Can't create file system: read error 27

  • I have a MediaSonic PRORAID enclosure (RAID 5, ~27.3TB) that I want to share on our network as a backup target but whenever I try to wipe this disk I get the following error:

    When I try to create a file system on it I get this error:

    Error #0:
    OMV\ExecException: Failed to execute command 'export PATH=/bin:/sbin:/usr/bin:/usr/sbin:/usr/local/bin:/usr/local/sbin; export LANG=C.UTF-8; partprobe '/dev/sdb' 2>&1' with exit code '1': Error: end of file while reading /dev/sdb in /usr/share/openmediavault/engined/rpc/
    Stack trace:
    #0 /usr/share/php/openmediavault/rpc/ Engined\Rpc\OMVRpcServiceFileSystemMgmt->Engined\Rpc\{closure}('/tmp/bgstatusNN...', '/tmp/bgoutput4u...')
    #1 /usr/share/openmediavault/engined/rpc/ OMV\Rpc\ServiceAbstract->execBgProc(Object(Closure), NULL, Object(Closure))
    #2 [internal function]: Engined\Rpc\OMVRpcServiceFileSystemMgmt->create(Array, Array)
    #3 /usr/share/php/openmediavault/rpc/ call_user_func_array(Array, Array)
    #4 /usr/share/php/openmediavault/rpc/ OMV\Rpc\ServiceAbstract->callMethod('create', Array, Array)
    #5 /usr/sbin/omv-engined(537): OMV\Rpc\Rpc::call('FileSystemMgmt', 'create', Array, Array, 1)
    #6 {main}

    I've poked around with gdisk and fdisk and cfdisk and tried different repair/rebuild/delete/create options but no matter what I still get this same error. I don't fully know what I'm doing tho so I may not have done the right thing or in the right way. However, I can plug it up to a Windows desktop and use Disk Management to delete the volume, create a new one, format it as exfat and then plug it up to OMV and it will mount and I can share it.

    What might be the problem here? How can I go about troubleshooting this? I have another, older, smaller, MediaSonic enclosure (RAID 5, ~2.73TB) that I'm already sharing the same way on this server and it's working fine.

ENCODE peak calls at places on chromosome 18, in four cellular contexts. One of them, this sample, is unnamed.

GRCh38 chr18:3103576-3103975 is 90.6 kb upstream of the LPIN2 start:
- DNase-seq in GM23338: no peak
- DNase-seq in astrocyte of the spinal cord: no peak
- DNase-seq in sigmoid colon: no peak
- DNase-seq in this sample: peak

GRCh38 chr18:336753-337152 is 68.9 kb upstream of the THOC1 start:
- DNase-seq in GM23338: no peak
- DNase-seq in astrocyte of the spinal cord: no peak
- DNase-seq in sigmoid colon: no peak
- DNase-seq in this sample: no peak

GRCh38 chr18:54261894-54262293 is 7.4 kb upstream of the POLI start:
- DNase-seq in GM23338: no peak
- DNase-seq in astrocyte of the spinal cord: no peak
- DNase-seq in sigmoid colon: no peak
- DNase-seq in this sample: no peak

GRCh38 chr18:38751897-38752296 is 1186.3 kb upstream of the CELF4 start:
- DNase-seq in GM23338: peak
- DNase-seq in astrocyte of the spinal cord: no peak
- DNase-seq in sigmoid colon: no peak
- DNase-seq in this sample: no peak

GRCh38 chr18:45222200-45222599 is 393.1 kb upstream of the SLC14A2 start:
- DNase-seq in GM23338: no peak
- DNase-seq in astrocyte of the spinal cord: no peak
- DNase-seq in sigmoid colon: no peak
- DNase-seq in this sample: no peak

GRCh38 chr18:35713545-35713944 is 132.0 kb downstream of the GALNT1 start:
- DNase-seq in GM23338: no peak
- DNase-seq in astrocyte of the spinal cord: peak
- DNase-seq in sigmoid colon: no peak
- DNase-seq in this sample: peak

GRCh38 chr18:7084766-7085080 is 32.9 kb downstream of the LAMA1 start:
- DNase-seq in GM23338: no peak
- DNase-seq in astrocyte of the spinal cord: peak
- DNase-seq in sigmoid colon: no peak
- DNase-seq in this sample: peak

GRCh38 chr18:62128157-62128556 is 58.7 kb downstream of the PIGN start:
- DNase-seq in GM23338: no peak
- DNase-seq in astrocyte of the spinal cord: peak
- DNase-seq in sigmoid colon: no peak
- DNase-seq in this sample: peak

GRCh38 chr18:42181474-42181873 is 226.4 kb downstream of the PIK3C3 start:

Thanks in advance!

    omv 5.5.23-1 (usul) on RPi4 with Kernel 5.4.x

    Edited 5 times, last by dev_willis ().

  • Have you tried wiping the disks before trying to create file systems?

    Google is your friend and Bob's your uncle!

    OMV AMD64 5.x on Chenbro NR12000 1U 1x 8m Quad Core E3-1220 3.1GHz 16GB ECC RAM.

  • Just FYI, I was never able to resolve this. I have no trouble with this drive on Windows or Ubuntu desktops and it worked fine on the RPi4 after I removed OMV and installed DietPi instead so it seems like it must be some obscure bug in OMV.

    omv 5.5.23-1 (usul) on RPi4 with Kernel 5.4.x

  • it seems like it must be some obscure bug in OMV.

    Always the suspect; seldom proved guilty.

    How did you erase, format, and mount the disk in OMV?

    Easy data backup: In a Scheduled Job: rsync -av --delete /srv/dev-disk-by-label-SOURCE/ /srv/dev-disk-by-label-DESTINATION/ (HT: Getting Started with OMV5)
    OMV 5 (current) - Thinkserver TS140, Nextcloud, Plex, Airsonic, Navidrome, Ubooquity, Digikam, Wetty, & Heimdall - NanoPi M4 (v.1): backups using Rsync and Rsnapshot - Odroid XU4 (Using DietPi): PiHole - hc2, xu4, Pi 3B+, Odroid H2, and VirtualBox: Testing and playing - Mac user converting to Linux, Debian 10 KDE.